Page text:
The long time tradition of gathering at Grandma’s for the annual Easter egg hunt is something everyone looks forward to each year. Especially if the hunt takes place at the annual White House Easter Monday Egg Roll.
The Monday after Easter (April 4) thousands of children will invade the South Lawn of the White House turning it into what appears to be an amusement park complete with food, fun, games, music and a ton of colored eggs. Children can roll eggs with spoons from one point to another in hopes of winning, and also receive a memento of the day. Wooden eggs commemorating the day are given to each child in attendance. As with any keepsake or memento, there are thousands of collectors standing on the outside of the White House gates waiting to get their hands on those collective wooden eggs.
Records indicate the first egg roll was started by Dolly Madison (wife of President James Madison) in 1814 and held on the grounds of the United States Capitol building.
However, it wasn’t until the mid 1870s the tradition gained such popularity and the grounds became known as the “children’s playground.” Unfortunately, the yearly activities took a toll on the Capitol grounds landscaping and in 1877 a law was enforced forbidding the use of the grounds for this special occasion. However, the Easter Monday traditions were carried on when President Rutherford B. Hayes opened the White House grounds to the children for the annual egg rolling event in 1878.
With the exception of bad weather conditions and World War I and World War II, the tradition has been carried on each year by successive Presidents and their families. The event has grown throughout the years and now offers an abundance of activities for the children as well as their families.
Research reveals Grover Cleveland was the first President to join children in the egg roll; and in 1889 the United States Marine Band, conducted by John Philip Sousa, performed a song written by Sousa called “Easter Monday on the White House Lawn.” Times have changed and music is still on the list of entertainment for the children. In fact, during the 2009 egg roll, The Jonas Brothers entertained thousands of children.
The 1930s brought about many changes for the annual event. The Secret Service had to regulate the gates and the White House adopted a new rule of only one adult allowed per child. During the Nixon administration, the first family introduced egg roll races using spoons from the White House kitchen. Nixon also introduced the one and only Easter egg hunt. Unfortunately, some eggs were left behind and the stench from those eggs was too much for the President and his family to endure. During the Nixon period, the White House Easter Bunny was introduced with a member of the First Lady’s staff dressed as the first human-sized bunny for the event.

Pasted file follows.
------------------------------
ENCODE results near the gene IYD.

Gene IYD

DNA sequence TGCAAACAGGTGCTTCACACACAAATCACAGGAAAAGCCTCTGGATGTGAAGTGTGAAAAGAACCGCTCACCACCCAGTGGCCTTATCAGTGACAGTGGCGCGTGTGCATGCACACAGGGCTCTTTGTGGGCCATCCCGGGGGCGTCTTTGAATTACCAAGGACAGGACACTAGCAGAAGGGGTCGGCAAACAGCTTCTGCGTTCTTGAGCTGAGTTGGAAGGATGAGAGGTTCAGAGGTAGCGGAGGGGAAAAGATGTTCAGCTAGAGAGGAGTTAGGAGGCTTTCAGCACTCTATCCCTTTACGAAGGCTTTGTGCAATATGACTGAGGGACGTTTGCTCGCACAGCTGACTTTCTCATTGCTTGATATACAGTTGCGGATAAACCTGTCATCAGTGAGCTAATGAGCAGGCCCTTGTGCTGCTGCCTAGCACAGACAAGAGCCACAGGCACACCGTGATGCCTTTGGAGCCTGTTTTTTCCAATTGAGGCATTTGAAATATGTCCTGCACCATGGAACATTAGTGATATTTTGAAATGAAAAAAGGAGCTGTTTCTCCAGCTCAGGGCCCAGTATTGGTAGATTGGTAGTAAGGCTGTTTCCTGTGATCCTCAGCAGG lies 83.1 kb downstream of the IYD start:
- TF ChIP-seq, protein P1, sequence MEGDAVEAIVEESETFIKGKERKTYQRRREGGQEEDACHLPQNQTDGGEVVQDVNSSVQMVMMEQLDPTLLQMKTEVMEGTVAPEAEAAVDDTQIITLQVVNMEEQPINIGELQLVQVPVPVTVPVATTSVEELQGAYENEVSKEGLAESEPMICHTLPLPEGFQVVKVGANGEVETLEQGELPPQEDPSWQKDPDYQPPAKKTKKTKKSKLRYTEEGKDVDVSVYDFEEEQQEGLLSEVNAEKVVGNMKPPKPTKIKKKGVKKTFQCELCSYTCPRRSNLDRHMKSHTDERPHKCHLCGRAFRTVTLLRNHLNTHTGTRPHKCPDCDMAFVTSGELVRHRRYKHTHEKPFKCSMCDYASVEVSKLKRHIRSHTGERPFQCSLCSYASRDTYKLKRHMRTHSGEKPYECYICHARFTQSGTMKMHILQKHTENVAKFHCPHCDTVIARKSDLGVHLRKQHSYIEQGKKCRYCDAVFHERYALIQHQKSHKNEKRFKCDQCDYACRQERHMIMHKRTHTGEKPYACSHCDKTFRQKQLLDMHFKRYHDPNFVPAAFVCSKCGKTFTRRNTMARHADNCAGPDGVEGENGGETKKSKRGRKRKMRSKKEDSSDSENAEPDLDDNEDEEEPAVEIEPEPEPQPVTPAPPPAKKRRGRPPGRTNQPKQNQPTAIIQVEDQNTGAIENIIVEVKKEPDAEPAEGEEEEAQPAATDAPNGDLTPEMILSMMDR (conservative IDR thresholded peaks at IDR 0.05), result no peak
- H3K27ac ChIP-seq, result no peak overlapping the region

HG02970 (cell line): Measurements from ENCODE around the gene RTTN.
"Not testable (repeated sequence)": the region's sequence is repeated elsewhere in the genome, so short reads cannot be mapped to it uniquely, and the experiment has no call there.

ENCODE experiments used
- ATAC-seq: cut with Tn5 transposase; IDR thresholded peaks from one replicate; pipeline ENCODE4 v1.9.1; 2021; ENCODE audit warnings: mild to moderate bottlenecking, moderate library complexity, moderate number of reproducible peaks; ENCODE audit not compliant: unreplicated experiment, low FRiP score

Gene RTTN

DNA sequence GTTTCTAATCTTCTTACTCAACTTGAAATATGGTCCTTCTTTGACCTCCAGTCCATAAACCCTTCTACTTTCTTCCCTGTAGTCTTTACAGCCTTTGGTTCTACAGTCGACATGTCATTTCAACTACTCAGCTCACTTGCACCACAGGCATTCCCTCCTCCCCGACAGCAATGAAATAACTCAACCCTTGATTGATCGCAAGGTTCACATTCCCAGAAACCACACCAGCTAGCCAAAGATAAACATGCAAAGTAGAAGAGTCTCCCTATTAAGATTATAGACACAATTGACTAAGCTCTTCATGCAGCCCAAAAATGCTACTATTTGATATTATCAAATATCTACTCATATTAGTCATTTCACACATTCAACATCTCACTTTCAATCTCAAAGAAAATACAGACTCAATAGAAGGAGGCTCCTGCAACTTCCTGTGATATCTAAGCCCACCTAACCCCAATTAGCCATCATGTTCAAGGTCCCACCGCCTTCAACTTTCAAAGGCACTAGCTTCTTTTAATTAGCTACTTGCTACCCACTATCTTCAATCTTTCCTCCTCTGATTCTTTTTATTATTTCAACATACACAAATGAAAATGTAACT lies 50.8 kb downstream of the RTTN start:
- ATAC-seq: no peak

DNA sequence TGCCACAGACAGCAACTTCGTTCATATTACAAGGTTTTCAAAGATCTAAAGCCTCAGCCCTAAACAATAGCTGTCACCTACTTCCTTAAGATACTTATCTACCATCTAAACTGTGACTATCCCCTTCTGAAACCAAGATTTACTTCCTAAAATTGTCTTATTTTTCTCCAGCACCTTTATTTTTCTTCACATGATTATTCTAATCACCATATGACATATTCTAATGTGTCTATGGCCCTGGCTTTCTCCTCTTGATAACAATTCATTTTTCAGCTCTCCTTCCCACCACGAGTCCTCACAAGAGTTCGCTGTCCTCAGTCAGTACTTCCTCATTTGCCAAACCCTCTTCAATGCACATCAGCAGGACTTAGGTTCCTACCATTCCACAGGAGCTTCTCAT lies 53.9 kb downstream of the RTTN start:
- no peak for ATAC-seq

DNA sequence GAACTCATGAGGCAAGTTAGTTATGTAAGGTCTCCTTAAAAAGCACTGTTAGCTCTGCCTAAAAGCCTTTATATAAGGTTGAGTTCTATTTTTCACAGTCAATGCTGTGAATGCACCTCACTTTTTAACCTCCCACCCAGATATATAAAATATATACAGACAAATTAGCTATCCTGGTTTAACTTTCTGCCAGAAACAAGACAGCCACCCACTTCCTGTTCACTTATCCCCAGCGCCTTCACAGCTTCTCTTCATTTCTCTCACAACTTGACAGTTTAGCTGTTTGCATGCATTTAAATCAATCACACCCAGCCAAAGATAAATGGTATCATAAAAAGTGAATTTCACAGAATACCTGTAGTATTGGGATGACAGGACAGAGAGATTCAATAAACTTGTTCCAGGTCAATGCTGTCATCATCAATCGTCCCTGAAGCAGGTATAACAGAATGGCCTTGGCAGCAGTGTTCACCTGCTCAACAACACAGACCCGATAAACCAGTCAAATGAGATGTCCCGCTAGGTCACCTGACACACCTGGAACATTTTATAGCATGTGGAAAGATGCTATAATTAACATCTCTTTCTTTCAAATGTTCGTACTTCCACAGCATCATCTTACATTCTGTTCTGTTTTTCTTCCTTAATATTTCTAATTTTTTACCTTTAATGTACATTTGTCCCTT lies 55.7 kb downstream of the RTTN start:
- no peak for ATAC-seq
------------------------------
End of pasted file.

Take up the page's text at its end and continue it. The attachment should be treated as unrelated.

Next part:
It has been reported that some 53,000 people attended the egg roll in 1941, while today’s event generally brings in between 20,000 and 30,000 young enthusiasts. Tickets for this event are now distributed over the Internet and often leave many disappointed after having spent days and hours online trying to get their hands on tickets for their children. Each of the commemorative eggs is signed by the President and in many instances the First Lady. The year and a picture of the White House also are inscribed on the beautifully-colored eggs.
As mentioned earlier, these eggs are very collectible and Jeff Burnett, of Ashland, Ohio, is the only dealer in the country who sells the White House eggs.
An avid vendor of Scott Antique Markets in Ohio and Georgia, Burnett started his collection in 1994, which was the first year the glass egg was made available.
Why the White House egg? Burnett said with the tradition dating back to President Hayes and the history of the event, he was very intrigued and interested. “It’s the only real public function held free and open to the public on the White House lawn,” Burnett stated. “And it’s the biggest and only function the First Lady is in charge of,” he added.
With his impressive collection of over 150 White House eggs, Burnett receives a lot of interest in his colorful specimens.
Burnett has been dealing in political campaign items, World War I and II posters, autographs as well as the White House Easter eggs for 17 years, but started collecting when he was just eight years old. His son, Dave is following in his footsteps and said his favorite item is the eggs.
In 2007, Dave was a participant in the annual event. Burnett said quite often collectors will be on the outside of the White House gates waiting for children to come out with their wooden eggs and purchase them at a minimal amount and resell them online for hundreds or to other collectors.
Prices of the eggs range from $20 each up to $300 or $400 (for sets) and quite often can range into the thousands for sets. Burnett also sells other White House collectibles such as Christmas cards and an occasional White House ornament.
“There are actually quite a few White House collectibles out there, but I like the eggs most of all,” Burnett stated.
Burnett will again exhibit this spring at Scott’s Antique Markets.
For more on Scott Antique Markets visit the Web site www.scottantiquemarket.com or call 740-569-4912.
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